Yuli, Carlos Acosta (15)
Ballet and film complement one another perfectly in this biopic of the Cuban dancer that captures life under Castro’s rule. Written by Paul Laverty (‘I, Daniel Blake’) the story is told in flashbacks, real footage and through Acosta’s own ballet adaptation of his life. A dance film like no other.
ICIAR BOLLAIN│SPAIN,CUBA,UK│115 MIN│2018│15
This is both a biographical drama based on balletomane Carlos Acosta’s autobiography “No Way Home” and an interpretive dance piece that seeks to explain his childhood and rise to stardom. Acosta was very much involved with its direction by Spaniard Iciar Bollain and with its script by her husband, Paul Laverty, with whose work we are already familiar (‘I Daniel Blake’, ‘The Angel’s Share’ and ‘Sorry We Missed You’ to name a few).
First we see Acosta playing himself driving through iridescent urban streets in Havana. Cinematographer Alex Catalán positively sweeps his camera through the light drawing us in and on. Then the action moves to the 1980s and we see Acosta as a young sassy child.
Edison Manuel Olbera Núñez captures his spirit, insolence, and talent and is a delight to watch. Acosta’s adamantine somewhat abusive father Pedro, played by Santiago Alfonso, literally drags his son to audition for the Cuban ballet school. He wanted free education and lunches for him and definitely wanted him off the streets away from trouble. Acosta is accepted despite his rudeness to the selection panel that makes for a great comic scene. His eventual rise to his present eminence in the dance world took place against a background of struggle against his father. Recently Acosta choreographed his life story in dance and Bollain weaves this into the story, with Acosta sometimes directing, sometimes dancing. In terms of time he is centre stage, but the most fully realized character in the film is Pedro, which adds an interesting dimension.
Acosta grows up and actor Núñez is replaced by Keyvin Martinez. then again by Acosta playing himself. Martinez is fine, but lacks verve and the film’s pace drops a little only to rise again as we see the mature Acosta dance. The highlight is surely a pas de deux between Acosta who is representing his own father and a younger version of himself. The two dancers play out the struggle between the two men, the ballet dancer and the dirt-poor trucker, the rebel and the bully. In a question and answer session after the film’s debut Acosta said of his father, “ Whatever he did, however he did it, came from a source of love. He was born in 1918, a very hard society for him. Whatever I am, he was the one who pursued that career with me.” He might have added that it was some achievement for the eleventh child in a family that faced maternal health problems, a sister with schizophrenia and patent discrimination from all sides including his mother’s white side of the family.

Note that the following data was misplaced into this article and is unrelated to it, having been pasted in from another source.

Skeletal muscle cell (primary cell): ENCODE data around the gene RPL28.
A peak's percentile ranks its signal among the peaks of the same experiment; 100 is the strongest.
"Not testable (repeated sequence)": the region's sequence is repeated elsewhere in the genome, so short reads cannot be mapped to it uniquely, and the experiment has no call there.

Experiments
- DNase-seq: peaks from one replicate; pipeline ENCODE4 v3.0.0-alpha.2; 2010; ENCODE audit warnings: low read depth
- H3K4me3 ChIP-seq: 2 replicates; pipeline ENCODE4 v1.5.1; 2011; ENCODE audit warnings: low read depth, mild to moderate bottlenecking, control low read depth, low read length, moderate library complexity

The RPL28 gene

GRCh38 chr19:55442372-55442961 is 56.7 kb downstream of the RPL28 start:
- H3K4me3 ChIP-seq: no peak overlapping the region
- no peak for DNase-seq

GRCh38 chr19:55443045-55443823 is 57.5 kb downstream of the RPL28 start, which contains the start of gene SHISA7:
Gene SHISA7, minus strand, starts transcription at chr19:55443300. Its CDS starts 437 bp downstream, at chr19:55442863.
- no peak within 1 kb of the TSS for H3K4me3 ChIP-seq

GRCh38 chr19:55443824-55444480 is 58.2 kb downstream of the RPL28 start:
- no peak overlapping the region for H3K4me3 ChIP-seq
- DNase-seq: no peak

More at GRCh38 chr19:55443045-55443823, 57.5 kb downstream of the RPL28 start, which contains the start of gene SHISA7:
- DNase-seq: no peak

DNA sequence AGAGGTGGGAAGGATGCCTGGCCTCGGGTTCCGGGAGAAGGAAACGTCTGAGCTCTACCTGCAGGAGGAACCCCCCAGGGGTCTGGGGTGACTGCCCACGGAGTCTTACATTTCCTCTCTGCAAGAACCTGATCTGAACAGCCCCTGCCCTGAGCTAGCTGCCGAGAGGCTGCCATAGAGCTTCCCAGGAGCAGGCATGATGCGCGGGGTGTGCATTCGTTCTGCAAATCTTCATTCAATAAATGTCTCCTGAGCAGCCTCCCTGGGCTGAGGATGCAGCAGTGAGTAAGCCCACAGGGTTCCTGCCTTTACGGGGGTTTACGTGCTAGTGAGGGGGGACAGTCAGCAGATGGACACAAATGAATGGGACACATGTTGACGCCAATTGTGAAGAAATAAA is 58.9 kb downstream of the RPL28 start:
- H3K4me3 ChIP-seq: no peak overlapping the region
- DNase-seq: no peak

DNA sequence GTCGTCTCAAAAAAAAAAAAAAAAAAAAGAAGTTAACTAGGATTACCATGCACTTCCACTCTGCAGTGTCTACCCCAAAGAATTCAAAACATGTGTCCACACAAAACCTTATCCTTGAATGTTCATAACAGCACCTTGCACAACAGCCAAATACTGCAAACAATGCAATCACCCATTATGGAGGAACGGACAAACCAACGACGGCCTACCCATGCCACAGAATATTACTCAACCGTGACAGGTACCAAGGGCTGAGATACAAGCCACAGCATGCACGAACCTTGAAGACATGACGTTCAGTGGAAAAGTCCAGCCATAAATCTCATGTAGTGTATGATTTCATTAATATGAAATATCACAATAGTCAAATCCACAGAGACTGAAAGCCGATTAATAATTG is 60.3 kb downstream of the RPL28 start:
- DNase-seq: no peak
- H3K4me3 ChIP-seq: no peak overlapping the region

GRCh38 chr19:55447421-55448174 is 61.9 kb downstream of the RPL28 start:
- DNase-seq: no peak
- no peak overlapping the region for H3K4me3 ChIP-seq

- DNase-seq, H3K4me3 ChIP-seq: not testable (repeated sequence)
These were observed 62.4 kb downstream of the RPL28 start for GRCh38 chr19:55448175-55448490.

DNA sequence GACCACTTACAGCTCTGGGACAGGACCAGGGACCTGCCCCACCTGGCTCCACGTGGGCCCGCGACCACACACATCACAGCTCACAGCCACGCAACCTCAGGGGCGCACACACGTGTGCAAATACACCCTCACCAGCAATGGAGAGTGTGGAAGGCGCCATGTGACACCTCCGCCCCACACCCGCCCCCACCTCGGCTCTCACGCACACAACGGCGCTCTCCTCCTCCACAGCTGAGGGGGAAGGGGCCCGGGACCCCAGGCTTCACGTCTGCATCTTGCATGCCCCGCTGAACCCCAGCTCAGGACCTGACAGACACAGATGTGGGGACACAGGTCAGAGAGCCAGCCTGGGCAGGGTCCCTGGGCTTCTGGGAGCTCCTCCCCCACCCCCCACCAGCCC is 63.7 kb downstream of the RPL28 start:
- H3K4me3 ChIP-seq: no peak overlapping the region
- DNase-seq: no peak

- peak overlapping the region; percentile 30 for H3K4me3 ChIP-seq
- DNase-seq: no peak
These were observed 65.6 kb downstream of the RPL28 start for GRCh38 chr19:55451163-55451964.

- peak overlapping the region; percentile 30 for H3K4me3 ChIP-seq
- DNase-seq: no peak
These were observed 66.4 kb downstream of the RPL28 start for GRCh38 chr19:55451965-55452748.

The panoramic shots of Havana, particularly when they feature street dancing, are fabulous and contrast well with the scenes of grey and rainy London when Acosta lived here for seventeen years as soloist at the Royal Ballet. Their clarity and vividness spoil us but do not take away from the grainy live shots of Acosta dancing the first ever-black Romeo. What is there not to like, seeing such an incredible dancer moving across the screen, grainy film or not? Music predictably plays a large part in this film and the score by Alberto Iglesias has been described as lush. You do not need to love dancing to enjoy this film, but if you are smitten then his dance company is in London this February and Acosta is now director of the Birmingham Royal Ballet. He has not forgotten the break he received from the state and his dance company in Havana sponsors up to twenty-four students each year for three years full time dance tuition.
This is a real crowd pleaser of a film, vibrant, colourful and particularly engaging when set in Havana.
Weighted vote 95.36%